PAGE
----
At first glance one might think “Is this song reasonable? Is there logic behind all of the hating?” The answer is yes. There are little clues throughout the song that express facts about the situation. If the song were based on a big misunderstanding, the story would fall through, so the storyline that is expressed helps to dismiss this potential problem. The line “that aint my perfume” catches the husband after the act of cheating. It establishes that the wife recognizes a foreign smell on her husband and it makes her suspicious. She poses the question “why ya lookin’ so nervous?” after sarcastically saying, “you told me you were out with the boys” so he should really have no reason to be nervous. Posing questions and stating facts clears up any idea that the song was untruthful, and gives credit to the wife, especially when she reveals that the husband tried to apologize and “bring [her] those big brown eyes and [her] that [he’s] sorry.”
It is evident that “You Lie” is not a hollow song, but one with real background and depth. The success of the song can be credited not only to the Band Perry’s popularity, but also to the concise and thoughtful rhetorical strategies used to catch the attention of the audience. The effective use of literary devices, emotional appeal, and logic was able to ensure message quality. There is no doubt that the Henningsen and Perry trios’ preparation and delivery of the song were exceedingly well received.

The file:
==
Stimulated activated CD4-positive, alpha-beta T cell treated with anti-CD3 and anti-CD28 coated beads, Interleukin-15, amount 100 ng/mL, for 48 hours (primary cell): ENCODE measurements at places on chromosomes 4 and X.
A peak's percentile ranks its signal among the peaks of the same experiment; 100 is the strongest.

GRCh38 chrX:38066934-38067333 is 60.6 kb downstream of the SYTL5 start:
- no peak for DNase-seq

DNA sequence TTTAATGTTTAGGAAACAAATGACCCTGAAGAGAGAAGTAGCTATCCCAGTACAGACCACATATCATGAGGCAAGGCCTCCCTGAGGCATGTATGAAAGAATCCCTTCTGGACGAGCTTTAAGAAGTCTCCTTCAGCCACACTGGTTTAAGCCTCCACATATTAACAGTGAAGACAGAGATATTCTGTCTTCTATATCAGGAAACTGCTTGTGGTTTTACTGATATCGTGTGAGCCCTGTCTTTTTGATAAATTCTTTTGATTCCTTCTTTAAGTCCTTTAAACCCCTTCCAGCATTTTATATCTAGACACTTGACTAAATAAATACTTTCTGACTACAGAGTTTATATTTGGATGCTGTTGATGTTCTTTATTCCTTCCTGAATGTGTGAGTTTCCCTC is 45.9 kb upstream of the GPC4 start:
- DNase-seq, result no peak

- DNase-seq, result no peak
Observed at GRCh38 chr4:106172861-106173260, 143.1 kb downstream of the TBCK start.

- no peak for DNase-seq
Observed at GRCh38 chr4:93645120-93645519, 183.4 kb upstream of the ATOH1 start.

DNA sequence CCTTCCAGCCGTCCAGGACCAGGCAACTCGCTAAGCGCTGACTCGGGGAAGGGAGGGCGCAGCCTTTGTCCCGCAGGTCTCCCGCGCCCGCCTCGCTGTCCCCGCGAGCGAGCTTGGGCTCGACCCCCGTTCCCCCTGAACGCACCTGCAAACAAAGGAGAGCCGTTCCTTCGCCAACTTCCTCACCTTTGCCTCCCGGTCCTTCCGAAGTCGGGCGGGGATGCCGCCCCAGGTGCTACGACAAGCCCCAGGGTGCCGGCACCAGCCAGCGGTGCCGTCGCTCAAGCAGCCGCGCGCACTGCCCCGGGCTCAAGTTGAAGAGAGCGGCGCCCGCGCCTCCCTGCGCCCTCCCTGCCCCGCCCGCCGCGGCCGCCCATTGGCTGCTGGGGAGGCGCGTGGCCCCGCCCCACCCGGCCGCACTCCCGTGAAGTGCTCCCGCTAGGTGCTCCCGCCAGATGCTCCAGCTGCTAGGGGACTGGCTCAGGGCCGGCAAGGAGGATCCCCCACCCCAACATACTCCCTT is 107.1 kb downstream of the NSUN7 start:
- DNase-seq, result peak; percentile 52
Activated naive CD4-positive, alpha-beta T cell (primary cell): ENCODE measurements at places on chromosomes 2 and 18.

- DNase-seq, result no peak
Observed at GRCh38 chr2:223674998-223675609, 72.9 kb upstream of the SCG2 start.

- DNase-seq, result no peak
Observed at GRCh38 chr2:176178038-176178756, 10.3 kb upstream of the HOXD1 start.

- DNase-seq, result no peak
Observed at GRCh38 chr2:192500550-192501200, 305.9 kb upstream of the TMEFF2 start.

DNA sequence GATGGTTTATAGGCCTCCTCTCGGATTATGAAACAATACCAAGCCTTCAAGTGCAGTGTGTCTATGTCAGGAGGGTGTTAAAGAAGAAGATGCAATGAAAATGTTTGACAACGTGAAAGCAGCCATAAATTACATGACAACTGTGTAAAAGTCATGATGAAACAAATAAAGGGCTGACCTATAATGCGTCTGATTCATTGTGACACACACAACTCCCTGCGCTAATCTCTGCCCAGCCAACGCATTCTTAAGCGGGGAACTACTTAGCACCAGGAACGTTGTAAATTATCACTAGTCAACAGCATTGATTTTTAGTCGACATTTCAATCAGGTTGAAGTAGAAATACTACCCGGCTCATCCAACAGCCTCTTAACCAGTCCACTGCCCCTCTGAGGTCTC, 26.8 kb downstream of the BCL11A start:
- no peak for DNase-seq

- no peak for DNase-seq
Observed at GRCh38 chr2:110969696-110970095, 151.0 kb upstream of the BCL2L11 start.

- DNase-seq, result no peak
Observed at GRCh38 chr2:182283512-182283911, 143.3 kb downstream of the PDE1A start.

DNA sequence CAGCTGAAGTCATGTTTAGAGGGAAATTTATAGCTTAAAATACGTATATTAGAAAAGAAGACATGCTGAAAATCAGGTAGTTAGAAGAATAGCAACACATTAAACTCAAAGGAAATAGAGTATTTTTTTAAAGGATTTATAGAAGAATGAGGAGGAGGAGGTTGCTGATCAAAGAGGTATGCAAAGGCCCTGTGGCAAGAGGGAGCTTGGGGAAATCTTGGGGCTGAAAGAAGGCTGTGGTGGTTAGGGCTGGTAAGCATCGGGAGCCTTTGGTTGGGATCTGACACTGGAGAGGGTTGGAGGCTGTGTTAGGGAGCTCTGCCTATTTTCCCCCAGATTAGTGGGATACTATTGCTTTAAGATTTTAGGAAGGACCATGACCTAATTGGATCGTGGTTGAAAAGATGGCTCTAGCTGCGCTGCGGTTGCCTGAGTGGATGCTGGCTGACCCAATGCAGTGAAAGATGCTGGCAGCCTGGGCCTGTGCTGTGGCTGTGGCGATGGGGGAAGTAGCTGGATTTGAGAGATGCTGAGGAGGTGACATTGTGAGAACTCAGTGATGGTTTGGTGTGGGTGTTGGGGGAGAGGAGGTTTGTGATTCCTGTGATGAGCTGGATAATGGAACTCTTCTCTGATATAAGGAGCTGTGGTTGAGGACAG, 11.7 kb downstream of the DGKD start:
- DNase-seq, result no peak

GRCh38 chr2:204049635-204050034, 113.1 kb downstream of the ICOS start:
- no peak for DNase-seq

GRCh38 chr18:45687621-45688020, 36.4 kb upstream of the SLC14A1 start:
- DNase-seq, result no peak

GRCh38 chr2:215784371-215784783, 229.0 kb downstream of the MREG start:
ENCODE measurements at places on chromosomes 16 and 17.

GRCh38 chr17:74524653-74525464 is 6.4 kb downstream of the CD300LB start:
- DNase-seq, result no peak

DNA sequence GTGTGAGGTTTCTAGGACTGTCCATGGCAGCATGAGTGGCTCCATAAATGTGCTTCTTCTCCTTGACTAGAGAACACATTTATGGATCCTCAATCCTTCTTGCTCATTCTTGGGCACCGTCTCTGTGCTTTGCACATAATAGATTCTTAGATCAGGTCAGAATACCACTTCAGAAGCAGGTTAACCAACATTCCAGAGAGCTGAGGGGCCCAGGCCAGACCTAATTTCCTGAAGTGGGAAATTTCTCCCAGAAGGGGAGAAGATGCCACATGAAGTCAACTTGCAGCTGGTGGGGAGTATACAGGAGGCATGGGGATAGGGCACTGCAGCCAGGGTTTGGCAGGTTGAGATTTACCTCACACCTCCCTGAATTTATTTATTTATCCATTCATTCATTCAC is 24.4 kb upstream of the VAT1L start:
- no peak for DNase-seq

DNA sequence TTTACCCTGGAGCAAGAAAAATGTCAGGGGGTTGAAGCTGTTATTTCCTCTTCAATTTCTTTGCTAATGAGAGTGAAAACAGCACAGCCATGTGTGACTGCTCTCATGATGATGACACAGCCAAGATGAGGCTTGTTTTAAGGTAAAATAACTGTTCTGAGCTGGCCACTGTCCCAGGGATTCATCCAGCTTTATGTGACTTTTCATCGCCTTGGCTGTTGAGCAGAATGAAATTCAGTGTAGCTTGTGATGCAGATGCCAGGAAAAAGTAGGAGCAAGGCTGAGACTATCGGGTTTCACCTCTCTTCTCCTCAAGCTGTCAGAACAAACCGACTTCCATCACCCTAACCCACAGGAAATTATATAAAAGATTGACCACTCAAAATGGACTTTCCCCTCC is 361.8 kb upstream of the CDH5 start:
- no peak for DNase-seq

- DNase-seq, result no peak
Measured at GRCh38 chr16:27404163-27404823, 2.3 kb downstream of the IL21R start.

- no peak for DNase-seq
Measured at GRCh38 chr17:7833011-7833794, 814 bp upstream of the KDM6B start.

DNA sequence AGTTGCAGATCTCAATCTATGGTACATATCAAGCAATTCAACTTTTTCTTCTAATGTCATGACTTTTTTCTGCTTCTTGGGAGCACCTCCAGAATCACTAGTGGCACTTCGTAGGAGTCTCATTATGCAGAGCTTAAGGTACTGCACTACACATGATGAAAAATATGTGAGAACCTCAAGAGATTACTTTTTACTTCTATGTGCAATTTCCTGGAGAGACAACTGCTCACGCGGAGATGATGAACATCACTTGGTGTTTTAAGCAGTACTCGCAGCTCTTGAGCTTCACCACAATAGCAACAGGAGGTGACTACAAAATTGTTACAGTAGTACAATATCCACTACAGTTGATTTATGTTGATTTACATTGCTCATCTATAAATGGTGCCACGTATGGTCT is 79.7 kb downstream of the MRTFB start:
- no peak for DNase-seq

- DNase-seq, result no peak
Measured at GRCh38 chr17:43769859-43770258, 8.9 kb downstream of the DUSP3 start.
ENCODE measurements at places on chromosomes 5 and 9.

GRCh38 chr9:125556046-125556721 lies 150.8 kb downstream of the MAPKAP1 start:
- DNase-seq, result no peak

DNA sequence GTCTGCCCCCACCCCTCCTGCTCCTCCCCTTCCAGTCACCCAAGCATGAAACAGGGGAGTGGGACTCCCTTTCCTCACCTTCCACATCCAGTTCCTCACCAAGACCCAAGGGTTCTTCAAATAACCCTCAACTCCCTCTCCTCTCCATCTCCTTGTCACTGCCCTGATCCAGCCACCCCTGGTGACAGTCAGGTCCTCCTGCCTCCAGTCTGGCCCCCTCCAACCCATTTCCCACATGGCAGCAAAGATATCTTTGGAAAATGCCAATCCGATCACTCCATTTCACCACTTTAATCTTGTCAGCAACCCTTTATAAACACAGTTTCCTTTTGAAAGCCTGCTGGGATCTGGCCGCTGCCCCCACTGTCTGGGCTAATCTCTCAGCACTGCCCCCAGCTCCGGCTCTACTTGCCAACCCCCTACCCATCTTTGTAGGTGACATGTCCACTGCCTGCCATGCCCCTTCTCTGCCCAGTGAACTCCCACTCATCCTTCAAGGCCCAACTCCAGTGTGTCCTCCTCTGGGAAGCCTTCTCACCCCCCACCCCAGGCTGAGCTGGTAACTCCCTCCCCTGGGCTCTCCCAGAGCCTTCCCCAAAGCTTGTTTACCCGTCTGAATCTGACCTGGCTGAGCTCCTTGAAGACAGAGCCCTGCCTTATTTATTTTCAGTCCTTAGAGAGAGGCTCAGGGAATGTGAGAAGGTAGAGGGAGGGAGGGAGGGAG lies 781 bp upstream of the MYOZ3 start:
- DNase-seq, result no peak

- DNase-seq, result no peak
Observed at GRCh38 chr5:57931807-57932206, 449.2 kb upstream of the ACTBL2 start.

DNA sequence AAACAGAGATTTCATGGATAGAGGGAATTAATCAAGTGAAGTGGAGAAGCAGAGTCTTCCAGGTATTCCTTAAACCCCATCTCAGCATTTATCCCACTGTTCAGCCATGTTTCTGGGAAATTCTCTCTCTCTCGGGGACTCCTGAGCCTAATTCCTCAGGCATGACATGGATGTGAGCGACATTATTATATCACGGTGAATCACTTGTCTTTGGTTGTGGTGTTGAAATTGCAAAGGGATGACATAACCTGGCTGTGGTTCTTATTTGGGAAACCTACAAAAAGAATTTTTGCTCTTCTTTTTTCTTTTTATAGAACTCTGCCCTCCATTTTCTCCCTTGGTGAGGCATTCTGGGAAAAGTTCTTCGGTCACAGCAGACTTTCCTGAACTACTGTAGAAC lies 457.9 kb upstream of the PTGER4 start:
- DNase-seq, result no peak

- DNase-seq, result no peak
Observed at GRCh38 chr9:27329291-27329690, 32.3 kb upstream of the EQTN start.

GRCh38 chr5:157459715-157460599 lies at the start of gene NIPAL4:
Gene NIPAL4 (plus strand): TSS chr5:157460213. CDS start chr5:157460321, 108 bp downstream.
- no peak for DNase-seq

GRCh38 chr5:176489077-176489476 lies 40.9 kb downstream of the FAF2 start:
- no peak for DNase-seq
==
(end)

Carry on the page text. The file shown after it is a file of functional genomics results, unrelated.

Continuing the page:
|0:00||Intro||Violin string||Violin string instrumental, slow melody, rhythm drops off to begin lyrics|
|0:10||Verse 1||“It aint complicated..”||Slow tempo build, violin strings only|
|0:21||Verse 2||“They tried to warn me…”||Add drums, tempo picks up near the end, lyrics are telling a story “Li-iiiii-ieeee” is drawn out, providing emphasis on the word|
|0:39||Chorus||“The way you lie…”||Enter the rest of the band singing along, drawn out lyrics, singing louder, drums, guitars, banjo present, main gist part of the song|